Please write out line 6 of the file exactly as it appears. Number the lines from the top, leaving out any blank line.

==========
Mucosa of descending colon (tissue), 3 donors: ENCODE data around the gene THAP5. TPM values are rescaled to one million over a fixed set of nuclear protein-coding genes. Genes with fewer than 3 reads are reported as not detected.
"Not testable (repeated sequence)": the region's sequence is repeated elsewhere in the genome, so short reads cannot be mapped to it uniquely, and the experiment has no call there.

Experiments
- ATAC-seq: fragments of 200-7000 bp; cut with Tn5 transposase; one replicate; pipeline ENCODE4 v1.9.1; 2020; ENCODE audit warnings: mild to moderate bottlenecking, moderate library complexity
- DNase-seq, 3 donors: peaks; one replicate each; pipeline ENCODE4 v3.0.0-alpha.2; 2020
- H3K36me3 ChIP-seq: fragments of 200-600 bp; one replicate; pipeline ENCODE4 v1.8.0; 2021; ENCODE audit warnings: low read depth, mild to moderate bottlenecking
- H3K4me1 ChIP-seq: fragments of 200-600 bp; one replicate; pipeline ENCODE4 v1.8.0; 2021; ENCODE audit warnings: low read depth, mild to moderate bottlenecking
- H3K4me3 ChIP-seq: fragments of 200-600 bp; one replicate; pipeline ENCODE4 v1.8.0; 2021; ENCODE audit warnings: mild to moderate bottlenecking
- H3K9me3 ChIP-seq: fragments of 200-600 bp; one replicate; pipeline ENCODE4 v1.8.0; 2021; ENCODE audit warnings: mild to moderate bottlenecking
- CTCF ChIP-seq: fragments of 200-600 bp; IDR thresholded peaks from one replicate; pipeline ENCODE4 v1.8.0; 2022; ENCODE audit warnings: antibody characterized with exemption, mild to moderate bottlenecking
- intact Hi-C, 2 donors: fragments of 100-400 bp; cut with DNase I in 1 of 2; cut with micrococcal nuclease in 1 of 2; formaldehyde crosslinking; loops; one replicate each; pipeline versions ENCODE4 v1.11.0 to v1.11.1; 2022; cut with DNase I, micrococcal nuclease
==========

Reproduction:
- H3K36me3 ChIP-seq: fragments of 200-600 bp; one replicate; pipeline ENCODE4 v1.8.0; 2021; ENCODE audit warnings: low read depth, mild to moderate bottlenecking